Dragon Fist (1979) Directed by: Lo Wei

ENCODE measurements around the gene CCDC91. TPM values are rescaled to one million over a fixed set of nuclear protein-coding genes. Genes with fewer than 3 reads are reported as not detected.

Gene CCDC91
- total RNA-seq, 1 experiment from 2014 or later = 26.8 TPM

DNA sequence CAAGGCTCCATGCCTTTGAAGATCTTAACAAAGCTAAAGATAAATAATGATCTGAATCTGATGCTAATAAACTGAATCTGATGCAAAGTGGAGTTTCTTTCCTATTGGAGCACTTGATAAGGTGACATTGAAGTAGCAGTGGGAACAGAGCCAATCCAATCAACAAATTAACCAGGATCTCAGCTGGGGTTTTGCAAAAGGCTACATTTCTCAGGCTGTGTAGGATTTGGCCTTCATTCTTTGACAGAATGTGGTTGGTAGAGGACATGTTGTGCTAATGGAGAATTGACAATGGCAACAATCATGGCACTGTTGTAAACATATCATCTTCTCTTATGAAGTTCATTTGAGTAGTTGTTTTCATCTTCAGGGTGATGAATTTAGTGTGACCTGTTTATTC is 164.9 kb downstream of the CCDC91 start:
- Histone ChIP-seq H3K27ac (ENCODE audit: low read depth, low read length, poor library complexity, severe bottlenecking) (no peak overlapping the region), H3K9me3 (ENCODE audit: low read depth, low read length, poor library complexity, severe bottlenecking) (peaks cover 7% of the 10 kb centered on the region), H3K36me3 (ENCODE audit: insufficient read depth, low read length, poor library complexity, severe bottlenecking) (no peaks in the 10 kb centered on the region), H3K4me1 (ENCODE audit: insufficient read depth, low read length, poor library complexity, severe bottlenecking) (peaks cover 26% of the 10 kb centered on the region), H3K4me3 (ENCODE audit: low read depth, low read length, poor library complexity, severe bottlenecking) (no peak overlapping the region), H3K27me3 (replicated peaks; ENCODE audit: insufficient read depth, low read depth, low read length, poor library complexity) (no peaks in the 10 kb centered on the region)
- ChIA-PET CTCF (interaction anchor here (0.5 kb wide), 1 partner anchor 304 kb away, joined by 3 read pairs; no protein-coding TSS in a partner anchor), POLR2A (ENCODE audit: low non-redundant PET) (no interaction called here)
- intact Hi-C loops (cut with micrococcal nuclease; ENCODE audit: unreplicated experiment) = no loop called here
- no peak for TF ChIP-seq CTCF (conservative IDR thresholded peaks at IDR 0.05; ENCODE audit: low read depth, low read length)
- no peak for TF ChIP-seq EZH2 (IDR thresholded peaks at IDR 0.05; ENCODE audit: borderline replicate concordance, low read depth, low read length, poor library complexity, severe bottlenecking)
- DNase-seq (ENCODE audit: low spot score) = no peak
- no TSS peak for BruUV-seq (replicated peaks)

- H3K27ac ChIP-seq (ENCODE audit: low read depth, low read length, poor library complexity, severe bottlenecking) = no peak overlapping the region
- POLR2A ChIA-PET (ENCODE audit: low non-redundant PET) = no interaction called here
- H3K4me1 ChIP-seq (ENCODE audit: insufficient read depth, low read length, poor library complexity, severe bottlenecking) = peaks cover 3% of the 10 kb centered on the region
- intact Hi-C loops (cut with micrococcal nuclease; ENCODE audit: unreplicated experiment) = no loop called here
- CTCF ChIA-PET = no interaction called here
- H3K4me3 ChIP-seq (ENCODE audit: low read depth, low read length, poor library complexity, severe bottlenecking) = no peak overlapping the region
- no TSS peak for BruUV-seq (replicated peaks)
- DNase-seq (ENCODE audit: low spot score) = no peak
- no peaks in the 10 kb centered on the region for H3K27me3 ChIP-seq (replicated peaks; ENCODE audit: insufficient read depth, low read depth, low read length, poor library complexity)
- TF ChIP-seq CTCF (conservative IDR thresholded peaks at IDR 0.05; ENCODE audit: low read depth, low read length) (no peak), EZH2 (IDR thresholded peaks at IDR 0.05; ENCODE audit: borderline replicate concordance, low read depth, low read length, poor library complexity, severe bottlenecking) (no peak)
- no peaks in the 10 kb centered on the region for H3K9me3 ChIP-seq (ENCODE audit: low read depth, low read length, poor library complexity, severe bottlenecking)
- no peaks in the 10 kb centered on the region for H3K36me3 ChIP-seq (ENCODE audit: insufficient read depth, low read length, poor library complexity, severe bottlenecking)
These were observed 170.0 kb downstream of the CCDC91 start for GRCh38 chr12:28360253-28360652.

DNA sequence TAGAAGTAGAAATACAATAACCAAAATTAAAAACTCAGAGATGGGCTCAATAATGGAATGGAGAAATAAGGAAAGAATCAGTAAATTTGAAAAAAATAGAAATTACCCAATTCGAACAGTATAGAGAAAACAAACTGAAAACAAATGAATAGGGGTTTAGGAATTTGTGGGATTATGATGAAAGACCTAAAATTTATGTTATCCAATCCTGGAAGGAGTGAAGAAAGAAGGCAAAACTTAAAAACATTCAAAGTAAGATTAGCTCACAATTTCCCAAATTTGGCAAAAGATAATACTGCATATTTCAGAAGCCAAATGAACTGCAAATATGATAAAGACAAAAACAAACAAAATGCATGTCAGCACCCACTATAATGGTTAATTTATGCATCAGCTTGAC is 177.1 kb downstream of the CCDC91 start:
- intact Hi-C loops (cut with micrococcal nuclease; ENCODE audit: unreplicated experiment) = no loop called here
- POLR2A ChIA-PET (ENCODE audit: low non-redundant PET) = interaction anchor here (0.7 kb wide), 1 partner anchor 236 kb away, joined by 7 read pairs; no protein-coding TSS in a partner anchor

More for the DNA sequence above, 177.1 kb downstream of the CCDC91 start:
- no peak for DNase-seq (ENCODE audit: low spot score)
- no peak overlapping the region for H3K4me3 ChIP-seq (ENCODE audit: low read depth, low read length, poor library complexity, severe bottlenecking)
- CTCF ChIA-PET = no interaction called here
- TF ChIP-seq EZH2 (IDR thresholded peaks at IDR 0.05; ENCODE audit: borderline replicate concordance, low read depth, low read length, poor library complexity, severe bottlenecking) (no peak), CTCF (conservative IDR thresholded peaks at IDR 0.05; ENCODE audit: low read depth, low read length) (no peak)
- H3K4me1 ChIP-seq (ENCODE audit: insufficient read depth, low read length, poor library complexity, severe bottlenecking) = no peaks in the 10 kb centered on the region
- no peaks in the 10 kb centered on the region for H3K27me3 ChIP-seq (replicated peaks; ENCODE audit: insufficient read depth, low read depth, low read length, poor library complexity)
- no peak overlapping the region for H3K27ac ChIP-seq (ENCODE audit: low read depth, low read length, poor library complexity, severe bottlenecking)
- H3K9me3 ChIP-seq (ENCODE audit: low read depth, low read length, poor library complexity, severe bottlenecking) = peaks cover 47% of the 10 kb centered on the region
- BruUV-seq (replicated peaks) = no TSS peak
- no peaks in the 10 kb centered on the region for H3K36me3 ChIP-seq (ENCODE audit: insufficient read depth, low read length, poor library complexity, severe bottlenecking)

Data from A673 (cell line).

Reportedly filmed in early 1978 but not completed and released due to lack of funds in the Lo Wei camp. Eventually did get released in 1979 after the loan of Jackie Chan to Ng See-Yuen’s company Seasonal had generated the kung fu comedy hits Snake In The Eagle's Shadow and Drunken Master and now the actor who had previously found it tough to generate box office working for Lo Wei was a bankable name. Perhaps due to Dragon Fist telling a dark, serious story (especially now that comedy was the name of the game when making kung fu movies), the returns weren’t on the level of Drunken Master but the gloom of it all makes Dragon Fist an exceptional standout in Jackie’s filmography. Simple revenge setup leads to thoughtful plot developments where the target of revenge (Yen Shi-Kwan's character) is filled with remorse and Jackie's Tang Hao Yun takes a job (to pay for medicine his Master's wife needs) with Yen's rivals in another clan. Lo Wei's direction therefore shines for the first time in years and this is also short for him (96 minutes). That's perfect space for the layered narrative for the genre and also perfect space for Jackie's astounding choreography. A fast, violent and ferocious aura is present in nearly all the fight scenes and it's such a treat seeing Jackie excel at making straight kung-fu because you take it (and him) seriously technically as well as within the context of the story. An underrated classic buried underneath Jackie's big breakthrough in the late 70s. Also with James Tien, Nora Miao and Ouyang Sha-Fei.